There is however, a slight misconception that this is what fitness needs to be and it’s how we achieve the body of our dreams. If you’re a career professional who balances career with wellbeing, your training programming needs to evolve past the old ‘flog and log’ model we constantly see.
Athletes vs Regular Trainers
Athletes and those professionally fit, such as personal trainers and models, have lifestyle priorities that maximise return on their physical performance. Priorities dictate that time be spent on adequate nutrition, rest, mobility and rehabilitation work – all choices geared to enable a high physical output.
For many that inundate social media, they are also in their physical peak, that is, the 18-30-year-old group. Those that are fit as a professional have different priorities and commitments than those of the corporate professional.
As a young gent, competition and physicality is built into our DNA. However, as a young corporate professional, striving to earn more and improve one’s trained abilities, our competitive focus and lifestyle priorities change.
Trappings Of A Corporate Routine
Mental performance day-in-day-out within an office environment, coupled with social lives, means rest, rehab and nutrition often take a back seat to the economics of the office.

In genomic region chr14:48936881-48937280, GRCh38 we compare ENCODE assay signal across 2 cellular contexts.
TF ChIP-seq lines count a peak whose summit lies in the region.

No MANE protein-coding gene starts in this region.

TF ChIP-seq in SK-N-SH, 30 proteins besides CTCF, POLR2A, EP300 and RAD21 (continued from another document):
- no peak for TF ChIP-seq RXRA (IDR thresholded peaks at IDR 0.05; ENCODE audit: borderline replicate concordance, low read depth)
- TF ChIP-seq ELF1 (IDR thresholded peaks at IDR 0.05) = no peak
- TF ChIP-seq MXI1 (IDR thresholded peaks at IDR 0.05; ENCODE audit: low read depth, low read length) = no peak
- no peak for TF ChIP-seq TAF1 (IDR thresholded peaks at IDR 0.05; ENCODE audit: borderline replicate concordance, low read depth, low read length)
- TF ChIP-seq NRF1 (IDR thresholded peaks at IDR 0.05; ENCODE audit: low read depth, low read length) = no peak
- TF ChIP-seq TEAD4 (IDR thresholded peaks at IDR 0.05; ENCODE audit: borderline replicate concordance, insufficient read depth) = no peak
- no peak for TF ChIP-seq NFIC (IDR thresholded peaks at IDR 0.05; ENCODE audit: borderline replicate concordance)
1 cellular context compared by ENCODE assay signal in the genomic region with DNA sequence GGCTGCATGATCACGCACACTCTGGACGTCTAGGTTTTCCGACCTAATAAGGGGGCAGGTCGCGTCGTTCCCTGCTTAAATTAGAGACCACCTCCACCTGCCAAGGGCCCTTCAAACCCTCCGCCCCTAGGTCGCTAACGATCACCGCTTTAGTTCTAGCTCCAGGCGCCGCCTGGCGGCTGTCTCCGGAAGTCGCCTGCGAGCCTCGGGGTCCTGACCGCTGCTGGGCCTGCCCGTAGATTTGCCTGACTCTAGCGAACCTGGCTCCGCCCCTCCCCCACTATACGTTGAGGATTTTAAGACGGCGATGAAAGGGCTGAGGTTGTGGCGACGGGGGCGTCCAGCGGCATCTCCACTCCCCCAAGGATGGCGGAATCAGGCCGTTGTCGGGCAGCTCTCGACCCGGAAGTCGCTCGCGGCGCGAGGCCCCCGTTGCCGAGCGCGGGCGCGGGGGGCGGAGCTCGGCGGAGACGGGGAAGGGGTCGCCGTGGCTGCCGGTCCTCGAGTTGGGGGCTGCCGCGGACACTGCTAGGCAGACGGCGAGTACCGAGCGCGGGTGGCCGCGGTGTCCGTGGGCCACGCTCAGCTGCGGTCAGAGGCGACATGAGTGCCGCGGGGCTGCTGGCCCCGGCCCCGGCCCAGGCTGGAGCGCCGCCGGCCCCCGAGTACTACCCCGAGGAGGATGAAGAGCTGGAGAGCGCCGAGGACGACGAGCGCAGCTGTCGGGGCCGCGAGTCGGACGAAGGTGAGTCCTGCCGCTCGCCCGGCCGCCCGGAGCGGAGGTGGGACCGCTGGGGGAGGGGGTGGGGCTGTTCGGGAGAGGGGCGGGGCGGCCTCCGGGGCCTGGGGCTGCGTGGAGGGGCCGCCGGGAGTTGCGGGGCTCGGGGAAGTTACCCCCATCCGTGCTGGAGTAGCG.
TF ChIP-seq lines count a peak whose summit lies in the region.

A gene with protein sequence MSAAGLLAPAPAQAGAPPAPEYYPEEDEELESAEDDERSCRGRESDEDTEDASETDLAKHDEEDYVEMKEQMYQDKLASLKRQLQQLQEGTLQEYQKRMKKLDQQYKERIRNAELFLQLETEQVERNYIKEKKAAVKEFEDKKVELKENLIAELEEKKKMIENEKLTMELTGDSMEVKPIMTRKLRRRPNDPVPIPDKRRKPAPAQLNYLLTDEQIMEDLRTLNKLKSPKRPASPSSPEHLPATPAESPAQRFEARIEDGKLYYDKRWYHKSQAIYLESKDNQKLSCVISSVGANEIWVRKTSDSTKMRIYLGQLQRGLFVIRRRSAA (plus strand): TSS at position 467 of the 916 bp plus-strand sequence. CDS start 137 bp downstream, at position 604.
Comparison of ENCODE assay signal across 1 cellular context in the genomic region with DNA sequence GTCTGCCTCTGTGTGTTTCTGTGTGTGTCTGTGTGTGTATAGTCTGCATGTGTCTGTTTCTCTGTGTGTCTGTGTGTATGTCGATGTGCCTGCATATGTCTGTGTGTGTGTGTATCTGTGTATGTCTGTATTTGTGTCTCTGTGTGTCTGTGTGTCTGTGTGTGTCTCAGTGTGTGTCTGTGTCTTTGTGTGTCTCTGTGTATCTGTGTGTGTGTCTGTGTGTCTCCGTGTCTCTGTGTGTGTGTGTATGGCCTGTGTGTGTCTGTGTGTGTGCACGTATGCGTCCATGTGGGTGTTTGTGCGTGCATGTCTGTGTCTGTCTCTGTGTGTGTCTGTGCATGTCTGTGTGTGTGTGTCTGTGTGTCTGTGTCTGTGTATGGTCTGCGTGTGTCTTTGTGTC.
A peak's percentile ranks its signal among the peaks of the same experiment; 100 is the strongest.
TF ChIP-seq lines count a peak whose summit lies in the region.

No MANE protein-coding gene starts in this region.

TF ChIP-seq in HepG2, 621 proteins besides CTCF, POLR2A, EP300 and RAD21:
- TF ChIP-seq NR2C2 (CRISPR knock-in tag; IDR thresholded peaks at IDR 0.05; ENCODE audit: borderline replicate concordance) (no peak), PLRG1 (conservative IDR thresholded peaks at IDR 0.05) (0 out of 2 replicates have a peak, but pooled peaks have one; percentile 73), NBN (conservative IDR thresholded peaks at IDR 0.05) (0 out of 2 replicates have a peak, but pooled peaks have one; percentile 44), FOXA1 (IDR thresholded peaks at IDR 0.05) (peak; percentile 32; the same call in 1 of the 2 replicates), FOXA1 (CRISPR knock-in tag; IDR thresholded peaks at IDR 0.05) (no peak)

Changing our focus from a physical to a mental performance means we need to change the way we see our exercise regime.
Due to the nature of a career lifestyle, be it sitting for 10-plus hours a day, late nights working, social drinking, chronic stress, or skipping meals for meetings, our body reacts differently to exercise.
We don’t recover as quickly. We get tighter through the hips, back and shoulders and our cells use energy differently.
Inevitably professionals must manage an array of degenerative effects caused by office life.
Limited time in the gym, sedentary tightness through hips, back and shoulders, sub-par nutrition and less time spent on rehabilitation from training means the training we are doing is having a much more profound physiological effect, exhausting our bodies.
Failing to match training habits to office life will end in injury or burn out. Commonly we see asymmetry as the biggest cause of injury. Habits such as talking to a colleague on one side, or sitting cross legged tightens the body in one direction.
Trying to lift more with ineffective mobilisation of tight muscles and activation of weak muscles will sacrifice technique and eventually lead to injury.
Further, constantly pushing to get it done at 100% leads to coping or numbing mechanisms which are usually detrimental to our goals, pushing us backward. This could be a sign of gym addiction.
A Smarter Solution
Now whilst the large majority of overweight professionals need to harden up and train more, those of us that do enough activity already, need to listen to our bodies and match our training to how we’re feeling. If you’re feeling tight, do mobility work.
If you’re feeling tired do something routine and less intense. If you’re feeling good then work on your weaknesses and then lift the intensity.
Train within your means and train as a means to improve your health.